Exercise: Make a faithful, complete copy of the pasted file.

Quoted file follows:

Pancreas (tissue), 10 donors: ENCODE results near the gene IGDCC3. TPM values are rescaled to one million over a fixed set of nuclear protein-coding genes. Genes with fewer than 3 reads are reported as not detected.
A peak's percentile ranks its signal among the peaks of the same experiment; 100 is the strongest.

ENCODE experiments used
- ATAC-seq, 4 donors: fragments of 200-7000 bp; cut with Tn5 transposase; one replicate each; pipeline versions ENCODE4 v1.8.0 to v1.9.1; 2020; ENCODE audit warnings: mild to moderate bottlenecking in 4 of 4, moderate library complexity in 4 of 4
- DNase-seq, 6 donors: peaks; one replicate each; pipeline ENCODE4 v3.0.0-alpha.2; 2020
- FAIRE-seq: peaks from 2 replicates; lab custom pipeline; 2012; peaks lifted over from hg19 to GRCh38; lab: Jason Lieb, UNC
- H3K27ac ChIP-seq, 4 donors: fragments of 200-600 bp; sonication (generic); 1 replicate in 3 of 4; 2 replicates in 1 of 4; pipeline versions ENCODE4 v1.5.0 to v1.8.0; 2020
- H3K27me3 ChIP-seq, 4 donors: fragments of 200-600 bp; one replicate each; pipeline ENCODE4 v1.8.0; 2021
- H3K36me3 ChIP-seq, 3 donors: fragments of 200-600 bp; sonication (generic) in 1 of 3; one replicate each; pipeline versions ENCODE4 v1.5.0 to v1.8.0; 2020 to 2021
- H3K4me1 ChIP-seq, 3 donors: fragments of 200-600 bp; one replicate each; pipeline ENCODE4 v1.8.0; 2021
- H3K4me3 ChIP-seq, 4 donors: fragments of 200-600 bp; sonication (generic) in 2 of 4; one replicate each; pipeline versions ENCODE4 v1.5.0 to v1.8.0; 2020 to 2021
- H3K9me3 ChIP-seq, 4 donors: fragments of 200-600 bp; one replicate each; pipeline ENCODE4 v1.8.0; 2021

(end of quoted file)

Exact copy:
Pancreas (tissue), 10 donors: ENCODE results near the gene IGDCC3. TPM values are rescaled to one million over a fixed set of nuclear protein-coding genes. Genes with fewer than 3 reads are reported as not detected.
A peak's percentile ranks its signal among the peaks of the same experiment; 100 is the strongest.

ENCODE experiments used
- ATAC-seq, 4 donors: fragments of 200-7000 bp; cut with Tn5 transposase; one replicate each; pipeline versions ENCODE4 v1.8.0 to v1.9.1; 2020; ENCODE audit warnings: mild to moderate bottlenecking in 4 of 4, moderate library complexity in 4 of 4
- DNase-seq, 6 donors: peaks; one replicate each; pipeline ENCODE4 v3.0.0-alpha.2; 2020
- FAIRE-seq: peaks from 2 replicates; lab custom pipeline; 2012; peaks lifted over from hg19 to GRCh38; lab: Jason Lieb, UNC
- H3K27ac ChIP-seq, 4 donors: fragments of 200-600 bp; sonication (generic); 1 replicate in 3 of 4; 2 replicates in 1 of 4; pipeline versions ENCODE4 v1.5.0 to v1.8.0; 2020
- H3K27me3 ChIP-seq, 4 donors: fragments of 200-600 bp; one replicate each; pipeline ENCODE4 v1.8.0; 2021
- H3K36me3 ChIP-seq, 3 donors: fragments of 200-600 bp; sonication (generic) in 1 of 3; one replicate each; pipeline versions ENCODE4 v1.5.0 to v1.8.0; 2020 to 2021
- H3K4me1 ChIP-seq, 3 donors: fragments of 200-600 bp; one replicate each; pipeline ENCODE4 v1.8.0; 2021
- H3K4me3 ChIP-seq, 4 donors: fragments of 200-600 bp; sonication (generic) in 2 of 4; one replicate each; pipeline versions ENCODE4 v1.5.0 to v1.8.0; 2020 to 2021
- H3K9me3 ChIP-seq, 4 donors: fragments of 200-600 bp; one replicate each; pipeline ENCODE4 v1.8.0; 2021